by Ross WorkmanThe complaint about what some call high alcohol levels in wines sometimes makes the point that wines occasionally are somehow manipulated to reduce alcohol levels and that such "processing" makes a wine "unnatural" or "dishonest." The types of processes involved in reducing alcohol are mainly with a spinning cone or membrane filtration. But quaere: Are these techniques something that makes the wine less natural and less desirable?
The implication seems to be that, without the steps taken to adjust alcohol level, the wine would be a natural product. And that, with the steps, it becomes a processed product, invoking the benefits of natural food from the farmers' market versus manipulated, processed food of the supermarket. But, really, alcohol adjustment is merely one more process among the many manipulations sometimes used to turn grapes into bottled wine.
A great deal of our food, perhaps most of it, is processed one way or another. We sometimes eat raw fresh fruit and vegetables more or less as they left the tree or field. But cooking is certainly a form of processing. And a great deal of other foods requires some processing before cooking. There is no salami, sausage, bacon or proscuitto to be found in the carcass of a slaughtered pig. Beef does not come out of the cow as pastrami or corned beef. We remove the hulls from rice and grind most other grains. Nuts are usually roasted as well as being shelled. But there is not much complaint about peanut butter, ham & eggs or a pastrami sandwich being processed food.
To make grapes into wine we mechanically remove the stems and crush the berries. Cultured, purchased yeast is often added for fermentation. Even in a so-called gravity flow winery, there are frequent times when the wine is pumped from one place to another. The fermentation temperature is always controlled in modern wines; that involves quite un-natural refrigeration. Sometimes cold-stabilization of white wines is done by chilling to 32 degrees or less for several days. For a century or more a small amount of sulfites have been added to prevent spoilage and oxidation of the wine. When it is bottled, a layer of inert gas is injected between the wine and the cork to prevent oxidation.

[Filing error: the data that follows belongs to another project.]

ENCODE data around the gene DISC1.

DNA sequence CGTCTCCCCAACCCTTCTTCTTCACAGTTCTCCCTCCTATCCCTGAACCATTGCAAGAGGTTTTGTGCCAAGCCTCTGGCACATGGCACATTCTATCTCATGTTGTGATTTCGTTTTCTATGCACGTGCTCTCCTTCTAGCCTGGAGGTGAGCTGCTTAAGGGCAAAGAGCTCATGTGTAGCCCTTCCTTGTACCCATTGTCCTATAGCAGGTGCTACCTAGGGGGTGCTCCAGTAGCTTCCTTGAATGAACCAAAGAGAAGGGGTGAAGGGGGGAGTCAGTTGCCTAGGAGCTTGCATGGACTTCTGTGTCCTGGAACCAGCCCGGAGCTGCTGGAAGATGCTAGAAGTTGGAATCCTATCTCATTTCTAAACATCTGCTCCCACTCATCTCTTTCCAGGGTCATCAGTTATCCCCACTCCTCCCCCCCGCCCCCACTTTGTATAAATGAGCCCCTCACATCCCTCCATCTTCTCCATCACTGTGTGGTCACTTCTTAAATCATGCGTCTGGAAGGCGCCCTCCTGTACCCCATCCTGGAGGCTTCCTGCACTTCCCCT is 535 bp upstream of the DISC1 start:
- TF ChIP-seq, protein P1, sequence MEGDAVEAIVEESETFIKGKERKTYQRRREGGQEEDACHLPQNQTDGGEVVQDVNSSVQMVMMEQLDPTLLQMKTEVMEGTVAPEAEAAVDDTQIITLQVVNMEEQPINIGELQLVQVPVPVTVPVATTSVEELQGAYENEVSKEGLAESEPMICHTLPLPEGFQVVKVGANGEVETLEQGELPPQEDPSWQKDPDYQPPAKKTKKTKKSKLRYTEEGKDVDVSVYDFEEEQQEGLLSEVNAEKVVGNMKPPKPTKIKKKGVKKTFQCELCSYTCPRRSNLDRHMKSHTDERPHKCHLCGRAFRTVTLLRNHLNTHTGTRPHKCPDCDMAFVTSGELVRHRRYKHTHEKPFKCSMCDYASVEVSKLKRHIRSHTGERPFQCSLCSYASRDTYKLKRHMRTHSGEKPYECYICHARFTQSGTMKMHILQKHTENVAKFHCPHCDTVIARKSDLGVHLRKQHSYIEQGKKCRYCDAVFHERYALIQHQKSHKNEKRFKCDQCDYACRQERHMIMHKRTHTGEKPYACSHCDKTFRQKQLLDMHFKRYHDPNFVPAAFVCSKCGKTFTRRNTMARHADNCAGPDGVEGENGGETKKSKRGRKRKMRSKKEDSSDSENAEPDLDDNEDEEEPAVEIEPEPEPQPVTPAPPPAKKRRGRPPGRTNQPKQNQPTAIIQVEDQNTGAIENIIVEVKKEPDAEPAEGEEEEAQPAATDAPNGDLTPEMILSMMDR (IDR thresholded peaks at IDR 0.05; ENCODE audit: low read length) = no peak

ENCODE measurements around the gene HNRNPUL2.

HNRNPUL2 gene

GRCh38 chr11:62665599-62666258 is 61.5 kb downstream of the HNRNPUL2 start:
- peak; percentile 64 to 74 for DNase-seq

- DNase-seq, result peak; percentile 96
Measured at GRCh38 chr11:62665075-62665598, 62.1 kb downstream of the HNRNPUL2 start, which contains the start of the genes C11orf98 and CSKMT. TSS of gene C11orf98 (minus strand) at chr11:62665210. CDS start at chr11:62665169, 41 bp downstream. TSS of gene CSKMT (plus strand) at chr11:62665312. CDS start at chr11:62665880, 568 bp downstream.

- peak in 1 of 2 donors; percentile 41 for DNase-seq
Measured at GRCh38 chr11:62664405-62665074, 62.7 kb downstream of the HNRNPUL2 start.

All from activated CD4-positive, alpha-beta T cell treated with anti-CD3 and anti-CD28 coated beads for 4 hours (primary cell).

Despite all this processing, some critics complain that an additional step, to adjust the alcohol level, somehow detracts from the character of the wine as a natural product. Surely they are not serious. Their true complaint is that the winemaker used fully ripe grapes with high natural sugar levels resulting in an alcohol level 1% or more higher than it would have been with less ripe grapes.
Many of today's top winemakers prefer riper fruit, an intentional choice for greater development of phenolic compounds and enhanced flavors. As riper grapes have more sugar, this higher alcohol becomes a problem - or an asset - depending on the winemaker. One winery is currently studying the potential health benefits of wines produced from fruit left on the vine for enhanced ripeness versus old world standards. Adjusting the alcohol has become a winemakers tool worldwide, and the wines are better for it
The argument is not really about making wine dishonest by using the processes of adjusting the alcohol level. It is about a stylistic change and some people don't like change. Wine should be considered one of the most natural, wholesome products available.
The most important wine critics agree that these slightly riper wines are better tasting. And some winemakers have lowered the alcohol, while retaining the riper flavors, as an individual choice to make a better wine
Wine consumers can and should choose the style and flavor profile that suit them. Saying that a wine whose alcohol has been adjusted is less honest or natural than another wine, is merely a cover for someone's preference for the under-ripe style. What’s the honesty in that?
Fortunately there is plenty of wine in the world of both styles. So it is easy for everybody to follow the first rule of a thinking wine lover:
Drink what tastes good to you, not what somebody tells you that you should like.